As in many wilderness areas in Africa fire is a necessary part of the Okavango eco-system, needed for the burn-off of old vegetation and for the regeneration of plants.
The causes of many of the fires in the delta today are different to the natural causes of the past. Today most of the fires are deliberately set by man to clear vegetation for agriculture and fishing - and in some cases are set by safari operators to bring on new grass in order to attract animals to their lodges.
Whatever the reason for the fires to start they burn in the delta every year, brushing the sky in a dull haze of grey-blue. Tall grass that has grown after the evaporation of the water on the floodplains burns easily and quickly - and papyrus beds are perfect fuel for the delta fires, exploding in sound when the flames reach the stands.
Dry papyrus also poses the danger where the roots smoulder underground and ignite vegetation on the surface when the smouldering reaches the end of a firebreak or a cleared area. Many times it has been seen where firefighters have extinguished a fire only to have it reignite some distance away.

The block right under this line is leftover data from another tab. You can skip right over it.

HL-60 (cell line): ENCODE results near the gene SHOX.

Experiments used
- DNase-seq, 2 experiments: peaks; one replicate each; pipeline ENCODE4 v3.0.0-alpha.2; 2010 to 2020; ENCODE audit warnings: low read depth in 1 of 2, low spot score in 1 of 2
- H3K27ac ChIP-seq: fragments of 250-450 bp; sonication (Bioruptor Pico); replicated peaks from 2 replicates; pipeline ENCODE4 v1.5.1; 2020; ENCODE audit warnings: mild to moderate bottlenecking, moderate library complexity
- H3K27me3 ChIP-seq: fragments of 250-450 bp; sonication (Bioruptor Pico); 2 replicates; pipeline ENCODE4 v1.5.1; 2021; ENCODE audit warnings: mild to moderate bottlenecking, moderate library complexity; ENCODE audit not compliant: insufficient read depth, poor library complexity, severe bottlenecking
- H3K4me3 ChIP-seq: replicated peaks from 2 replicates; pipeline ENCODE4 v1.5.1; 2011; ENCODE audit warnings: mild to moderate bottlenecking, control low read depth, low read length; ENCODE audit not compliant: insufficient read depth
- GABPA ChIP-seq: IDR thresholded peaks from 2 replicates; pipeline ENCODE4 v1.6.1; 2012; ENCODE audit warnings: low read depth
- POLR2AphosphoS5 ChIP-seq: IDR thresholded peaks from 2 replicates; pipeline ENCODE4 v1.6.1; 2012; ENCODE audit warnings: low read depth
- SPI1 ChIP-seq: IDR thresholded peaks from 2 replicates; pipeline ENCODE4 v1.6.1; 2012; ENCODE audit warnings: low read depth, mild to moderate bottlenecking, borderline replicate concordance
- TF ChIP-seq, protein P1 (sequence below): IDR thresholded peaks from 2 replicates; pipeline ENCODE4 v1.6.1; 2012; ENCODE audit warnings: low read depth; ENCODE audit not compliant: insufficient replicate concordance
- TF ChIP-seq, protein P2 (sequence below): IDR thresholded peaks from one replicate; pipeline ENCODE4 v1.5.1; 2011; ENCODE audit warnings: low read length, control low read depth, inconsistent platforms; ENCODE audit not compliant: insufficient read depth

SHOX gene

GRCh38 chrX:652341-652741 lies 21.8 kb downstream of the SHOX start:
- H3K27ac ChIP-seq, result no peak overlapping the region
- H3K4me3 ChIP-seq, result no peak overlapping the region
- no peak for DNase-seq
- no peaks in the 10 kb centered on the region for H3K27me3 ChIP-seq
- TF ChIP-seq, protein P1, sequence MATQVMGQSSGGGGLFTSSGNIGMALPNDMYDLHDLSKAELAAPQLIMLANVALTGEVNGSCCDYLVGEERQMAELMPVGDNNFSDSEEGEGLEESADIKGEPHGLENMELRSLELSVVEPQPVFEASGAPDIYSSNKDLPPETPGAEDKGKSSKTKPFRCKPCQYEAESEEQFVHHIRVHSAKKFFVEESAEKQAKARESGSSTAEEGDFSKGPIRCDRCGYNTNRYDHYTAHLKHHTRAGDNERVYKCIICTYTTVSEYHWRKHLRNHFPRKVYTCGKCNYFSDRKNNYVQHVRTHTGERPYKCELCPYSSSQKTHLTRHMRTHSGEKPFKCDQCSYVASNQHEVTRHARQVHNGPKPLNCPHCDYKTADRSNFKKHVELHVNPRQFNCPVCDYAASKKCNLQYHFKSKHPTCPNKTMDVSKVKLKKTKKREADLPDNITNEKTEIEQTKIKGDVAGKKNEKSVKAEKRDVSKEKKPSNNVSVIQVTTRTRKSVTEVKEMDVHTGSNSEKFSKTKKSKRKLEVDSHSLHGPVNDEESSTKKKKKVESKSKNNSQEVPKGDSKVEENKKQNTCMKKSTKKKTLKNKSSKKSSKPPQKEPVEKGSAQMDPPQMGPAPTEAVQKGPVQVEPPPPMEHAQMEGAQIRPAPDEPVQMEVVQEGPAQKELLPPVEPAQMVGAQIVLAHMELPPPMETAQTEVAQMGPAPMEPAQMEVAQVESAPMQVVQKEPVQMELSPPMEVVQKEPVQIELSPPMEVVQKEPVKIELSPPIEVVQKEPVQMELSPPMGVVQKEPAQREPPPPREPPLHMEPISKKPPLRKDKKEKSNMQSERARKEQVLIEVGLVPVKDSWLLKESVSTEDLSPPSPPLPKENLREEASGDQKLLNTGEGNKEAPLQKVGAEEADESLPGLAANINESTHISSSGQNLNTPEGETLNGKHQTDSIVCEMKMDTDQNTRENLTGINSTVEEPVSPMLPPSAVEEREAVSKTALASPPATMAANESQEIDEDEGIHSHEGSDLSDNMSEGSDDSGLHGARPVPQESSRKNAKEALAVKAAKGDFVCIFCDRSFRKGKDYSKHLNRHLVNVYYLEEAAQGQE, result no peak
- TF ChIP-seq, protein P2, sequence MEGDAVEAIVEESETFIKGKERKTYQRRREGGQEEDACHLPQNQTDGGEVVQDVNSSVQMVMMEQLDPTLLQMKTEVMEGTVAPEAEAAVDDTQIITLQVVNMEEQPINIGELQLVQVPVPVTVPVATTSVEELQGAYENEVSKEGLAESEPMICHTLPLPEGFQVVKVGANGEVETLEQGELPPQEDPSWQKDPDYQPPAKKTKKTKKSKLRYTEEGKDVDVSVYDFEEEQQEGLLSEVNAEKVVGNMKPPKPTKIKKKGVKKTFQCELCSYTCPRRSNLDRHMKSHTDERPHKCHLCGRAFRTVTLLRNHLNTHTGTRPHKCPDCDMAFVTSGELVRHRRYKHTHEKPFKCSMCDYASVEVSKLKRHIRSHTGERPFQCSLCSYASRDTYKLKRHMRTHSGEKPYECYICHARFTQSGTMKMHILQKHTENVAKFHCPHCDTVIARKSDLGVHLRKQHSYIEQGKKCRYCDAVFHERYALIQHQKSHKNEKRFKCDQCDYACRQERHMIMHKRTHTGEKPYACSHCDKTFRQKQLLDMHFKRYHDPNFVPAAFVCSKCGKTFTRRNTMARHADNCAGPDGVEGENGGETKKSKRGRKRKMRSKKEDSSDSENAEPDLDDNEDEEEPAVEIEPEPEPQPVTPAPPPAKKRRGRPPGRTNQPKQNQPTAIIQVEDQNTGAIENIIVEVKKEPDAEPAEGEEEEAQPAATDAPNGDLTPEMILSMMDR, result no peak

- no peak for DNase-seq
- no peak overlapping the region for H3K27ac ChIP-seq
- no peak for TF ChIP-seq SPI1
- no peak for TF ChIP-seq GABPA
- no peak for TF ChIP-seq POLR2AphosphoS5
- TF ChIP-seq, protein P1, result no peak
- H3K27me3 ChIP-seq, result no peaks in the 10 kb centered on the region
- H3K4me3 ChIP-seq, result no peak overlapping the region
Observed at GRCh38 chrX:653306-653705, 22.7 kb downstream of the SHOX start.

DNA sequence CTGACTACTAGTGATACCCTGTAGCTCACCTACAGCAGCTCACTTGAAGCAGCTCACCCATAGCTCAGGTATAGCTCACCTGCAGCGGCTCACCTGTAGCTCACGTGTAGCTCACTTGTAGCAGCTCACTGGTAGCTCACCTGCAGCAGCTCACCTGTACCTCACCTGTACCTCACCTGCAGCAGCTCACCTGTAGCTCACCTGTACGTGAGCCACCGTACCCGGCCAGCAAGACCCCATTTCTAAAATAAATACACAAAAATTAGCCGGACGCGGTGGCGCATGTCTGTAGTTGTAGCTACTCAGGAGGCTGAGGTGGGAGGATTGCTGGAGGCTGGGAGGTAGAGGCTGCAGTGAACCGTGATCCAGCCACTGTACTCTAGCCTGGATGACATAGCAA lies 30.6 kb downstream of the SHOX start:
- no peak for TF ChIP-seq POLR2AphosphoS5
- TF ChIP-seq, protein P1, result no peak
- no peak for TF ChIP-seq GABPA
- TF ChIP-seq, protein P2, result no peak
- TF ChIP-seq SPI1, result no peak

The animals of the delta have experience of fires and generally keep their distance, but will run through flames if in danger of being trapped. Smaller animals that cannot move fast enough often succumb to the smoke and flames.
The sky during the season of fire is washed in grey and the air is scented in the sharp smell of burnt grass. The sun is dulled behind the smoke and in the late afternoon it sinks to the horizon as a huge ball, providing spectacular photographic opportunities.
Visitors to the Okavango Delta need not be put off visiting the Delta due the threat of fires as they are quickly controlled and can have the added benefit of providing great game viewing and incredible scenery.by Leigh Kemp